Constitution and Citizenship Day​

While July 4th celebrates the founding of our nation, September 17th, the date in 1787 on which the delegates of the Philadelphia Convention completed and signed the United States Constitution, celebrates the founding of our government. The ideas on which America was founded, commitments to the rule of law, limited government, and the ideals of liberty, equality, and justice, are embodied in the Constitution. Constitution Day is intended to celebrate not only the birthday of our government, but the ideas that make us Americans. Citizenship Day provides an opportunity to honor those people who have become U.S. citizens. In addition, it is an important reminder of the rights and responsibilities associated with U.S. citizenship. Citizenship Day has been celebrated in some form since 1940. Section 111 of Public Law 108-447 (36 USC Section 106) designates 17 September of each year as Constitution Day and Citizenship Day to commemorate the United States Constitution.

Armed Forces Day​

President Truman led the effort to establish a single holiday for citizens to come together and thank our military members for their patriotic service in support of our country. Armed Forces Day is celebrated on the third Saturday in May.

Air Force Birthday​

In 1947, the U.S. Air Force gained its independence. The official Air Force Birthday is recognized as September 18, 1947, which is the date of the passage of the National Security Act of 1947. This established the United States Air Force as a separate branch of military service. Annually the AF birthday is celebrated on 18 September. World War II had been over for two years, and the Korean War lay three years ahead when the Air Force ended a 40-year association with the U.S. Army to become a separate service. The U.S. Air Force thus entered a new era in which airpower became firmly established as a major element of the nation’s defense and one of its chief hopes for deterring war. The Department of the Air Force was created when President Harry S. Truman signed the National Security Act of 1947. Lawmakers explained why they felt the U.S. needed to evolve the Army Air Corps into an independent branch in a Declaration of Policy at the beginning of the National Security Act of 1947: To provide a comprehensive program for the future security of the United States; to provide three military departments: the Army, the Navy, and the Air Force; to provide for their coordination and unified direction under civilian control and to provide for the effective strategic direction and operation of the armed forces under unified control. The 1947 law created the civilian positions of Secretary of Defense and Secretary of the Air Force, to be filled by presidential appointment. The functions assigned to the Commanding General, Army Air Forces, were to be transferred to the Department of the Air Force. The act provided for the orderly transfer of these functions as well as the property, personnel, and records over a two-year period.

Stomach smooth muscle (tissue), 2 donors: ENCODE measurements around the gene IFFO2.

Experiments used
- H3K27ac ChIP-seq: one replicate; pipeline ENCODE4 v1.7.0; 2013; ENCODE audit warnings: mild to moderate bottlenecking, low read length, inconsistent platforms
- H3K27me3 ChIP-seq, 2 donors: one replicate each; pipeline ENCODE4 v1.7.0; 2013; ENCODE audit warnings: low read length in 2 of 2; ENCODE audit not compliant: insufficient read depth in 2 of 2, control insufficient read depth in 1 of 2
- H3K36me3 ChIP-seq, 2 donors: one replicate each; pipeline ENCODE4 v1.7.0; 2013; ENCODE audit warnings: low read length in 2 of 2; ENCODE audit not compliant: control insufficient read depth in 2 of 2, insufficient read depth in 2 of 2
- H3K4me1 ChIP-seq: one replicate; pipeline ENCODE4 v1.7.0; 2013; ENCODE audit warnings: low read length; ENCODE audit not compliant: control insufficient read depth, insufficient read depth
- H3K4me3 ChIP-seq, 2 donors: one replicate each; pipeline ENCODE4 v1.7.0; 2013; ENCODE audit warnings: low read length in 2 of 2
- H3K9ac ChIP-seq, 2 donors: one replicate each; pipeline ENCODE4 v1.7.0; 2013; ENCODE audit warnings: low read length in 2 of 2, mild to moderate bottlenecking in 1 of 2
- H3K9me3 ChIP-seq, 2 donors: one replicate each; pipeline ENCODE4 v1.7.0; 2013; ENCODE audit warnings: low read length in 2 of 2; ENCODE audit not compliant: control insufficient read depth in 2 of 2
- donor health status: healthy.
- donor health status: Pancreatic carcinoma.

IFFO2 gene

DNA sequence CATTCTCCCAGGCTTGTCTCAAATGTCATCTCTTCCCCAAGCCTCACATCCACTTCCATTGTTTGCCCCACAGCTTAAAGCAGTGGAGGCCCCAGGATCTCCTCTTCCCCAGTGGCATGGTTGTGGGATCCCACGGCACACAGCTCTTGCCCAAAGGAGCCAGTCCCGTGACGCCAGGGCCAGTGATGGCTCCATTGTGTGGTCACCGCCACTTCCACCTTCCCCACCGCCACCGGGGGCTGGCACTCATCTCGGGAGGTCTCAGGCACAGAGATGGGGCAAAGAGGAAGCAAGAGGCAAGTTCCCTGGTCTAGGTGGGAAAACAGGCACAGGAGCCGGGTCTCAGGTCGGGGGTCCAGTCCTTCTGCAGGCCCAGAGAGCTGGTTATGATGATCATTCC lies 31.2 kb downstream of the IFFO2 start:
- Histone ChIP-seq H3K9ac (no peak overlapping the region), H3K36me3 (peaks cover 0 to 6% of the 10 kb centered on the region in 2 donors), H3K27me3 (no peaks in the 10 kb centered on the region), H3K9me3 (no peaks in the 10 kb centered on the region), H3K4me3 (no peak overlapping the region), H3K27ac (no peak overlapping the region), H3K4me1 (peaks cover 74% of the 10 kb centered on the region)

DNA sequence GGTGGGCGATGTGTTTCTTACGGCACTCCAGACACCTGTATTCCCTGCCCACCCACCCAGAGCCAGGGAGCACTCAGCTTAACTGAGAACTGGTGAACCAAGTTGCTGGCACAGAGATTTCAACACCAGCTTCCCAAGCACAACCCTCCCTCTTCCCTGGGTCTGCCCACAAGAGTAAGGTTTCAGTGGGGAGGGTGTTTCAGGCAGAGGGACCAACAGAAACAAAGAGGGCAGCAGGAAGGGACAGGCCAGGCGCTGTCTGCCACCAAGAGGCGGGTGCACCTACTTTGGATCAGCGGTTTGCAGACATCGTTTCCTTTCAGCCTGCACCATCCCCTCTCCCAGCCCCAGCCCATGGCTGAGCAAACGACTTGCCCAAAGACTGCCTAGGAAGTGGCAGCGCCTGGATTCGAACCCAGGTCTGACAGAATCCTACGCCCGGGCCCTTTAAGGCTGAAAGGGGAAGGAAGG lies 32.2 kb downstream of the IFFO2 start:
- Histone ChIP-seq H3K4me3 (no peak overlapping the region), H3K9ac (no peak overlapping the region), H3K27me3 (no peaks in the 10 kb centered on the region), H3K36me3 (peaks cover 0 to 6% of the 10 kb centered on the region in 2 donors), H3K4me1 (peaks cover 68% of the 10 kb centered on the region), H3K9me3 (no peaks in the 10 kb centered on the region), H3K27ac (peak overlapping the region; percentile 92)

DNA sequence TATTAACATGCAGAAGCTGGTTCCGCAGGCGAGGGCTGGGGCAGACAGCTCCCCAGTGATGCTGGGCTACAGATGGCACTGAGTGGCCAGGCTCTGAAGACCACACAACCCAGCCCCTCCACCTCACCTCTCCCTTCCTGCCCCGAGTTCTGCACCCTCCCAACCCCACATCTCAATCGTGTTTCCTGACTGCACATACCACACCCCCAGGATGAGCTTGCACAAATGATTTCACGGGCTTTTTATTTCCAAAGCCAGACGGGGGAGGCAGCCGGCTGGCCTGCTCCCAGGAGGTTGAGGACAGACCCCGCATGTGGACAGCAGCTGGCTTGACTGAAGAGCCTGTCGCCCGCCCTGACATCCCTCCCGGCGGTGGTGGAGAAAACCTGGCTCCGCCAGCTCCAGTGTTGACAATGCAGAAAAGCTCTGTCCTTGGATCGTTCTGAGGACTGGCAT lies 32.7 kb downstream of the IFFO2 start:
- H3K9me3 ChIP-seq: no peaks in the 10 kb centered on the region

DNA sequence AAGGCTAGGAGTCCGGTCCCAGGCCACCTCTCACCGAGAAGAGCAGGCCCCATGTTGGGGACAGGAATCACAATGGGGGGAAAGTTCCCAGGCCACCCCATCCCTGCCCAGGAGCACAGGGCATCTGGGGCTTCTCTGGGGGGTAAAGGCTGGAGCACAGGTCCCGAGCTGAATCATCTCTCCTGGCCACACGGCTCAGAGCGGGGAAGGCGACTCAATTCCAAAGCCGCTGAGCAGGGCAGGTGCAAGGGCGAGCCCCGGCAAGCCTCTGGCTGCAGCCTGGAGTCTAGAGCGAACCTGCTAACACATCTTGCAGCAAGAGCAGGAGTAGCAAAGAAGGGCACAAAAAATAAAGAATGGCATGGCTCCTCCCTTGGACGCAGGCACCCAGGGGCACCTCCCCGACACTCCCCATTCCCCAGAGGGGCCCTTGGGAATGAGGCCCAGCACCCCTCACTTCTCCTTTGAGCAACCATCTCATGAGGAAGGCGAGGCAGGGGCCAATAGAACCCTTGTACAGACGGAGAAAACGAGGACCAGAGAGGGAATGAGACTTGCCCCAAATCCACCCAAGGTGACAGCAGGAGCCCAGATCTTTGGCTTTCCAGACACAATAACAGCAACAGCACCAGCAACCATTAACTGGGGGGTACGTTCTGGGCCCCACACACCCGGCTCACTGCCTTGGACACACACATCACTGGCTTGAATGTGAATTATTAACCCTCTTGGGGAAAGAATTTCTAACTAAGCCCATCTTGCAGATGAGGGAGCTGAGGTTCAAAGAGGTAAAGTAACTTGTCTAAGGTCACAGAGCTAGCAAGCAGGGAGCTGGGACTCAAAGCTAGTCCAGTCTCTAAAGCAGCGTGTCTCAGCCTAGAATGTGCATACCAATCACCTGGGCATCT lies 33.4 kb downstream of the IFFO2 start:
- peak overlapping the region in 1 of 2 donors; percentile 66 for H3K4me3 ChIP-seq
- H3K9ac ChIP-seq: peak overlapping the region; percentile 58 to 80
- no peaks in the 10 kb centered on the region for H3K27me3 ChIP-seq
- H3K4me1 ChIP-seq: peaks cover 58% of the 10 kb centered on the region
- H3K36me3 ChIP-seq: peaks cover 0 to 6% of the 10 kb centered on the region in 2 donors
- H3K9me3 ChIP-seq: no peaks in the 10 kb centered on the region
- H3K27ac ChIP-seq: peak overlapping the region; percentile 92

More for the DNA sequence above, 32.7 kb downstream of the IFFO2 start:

Change of Command​

The change of command ceremony is a clear, legal, and symbolic passing of authority and responsibility from one commander to the next. The official orders are read while the unit guidon (or colors) is passed from the outgoing commander to the incoming commander. The senior non-commissioned officer (SNCO) also participates in the passing of the colors. At the conclusion of the ceremony, the new commander normally goes to the reception area while the outgoing commander usually does not attend the reception.


“Taps” concludes many military funerals conducted with honors at Arlington National Cemetery, as well as hundreds of others around the United States. The tune is also sounded at many memorial services in Arlington’s Memorial Amphitheater and at grave sites throughout the cemetery. It became a standard component to U.S. military funerals in 1891. “Taps” is sounded during each of the 2,500 military wreath ceremonies conducted at the Tomb of the Unknown Soldier every year, including the ones held on Memorial Day. The ceremonies are viewed by many people, including veterans, school groups, and foreign officials. “Taps” also is sounded nightly in military installations at non-deployed locations to indicate that it is “lights out.”


Listen to Taps

Hail and Farewell​

A Hail and Farewell is a traditional military event whereby those coming to and departing from an organization are celebrated. This may coincide with a change in command, be scheduled on an annual basis, or be prompted by any momentous organizational change. It is a time to honor those who have departed the unit and thank them for their service. At the same time, it is a welcome to those who are joining and introduces them to the special history and traditions of their new organization. This celebration builds organizational camaraderie and esprit de corps. It supports a sense of continuity through change.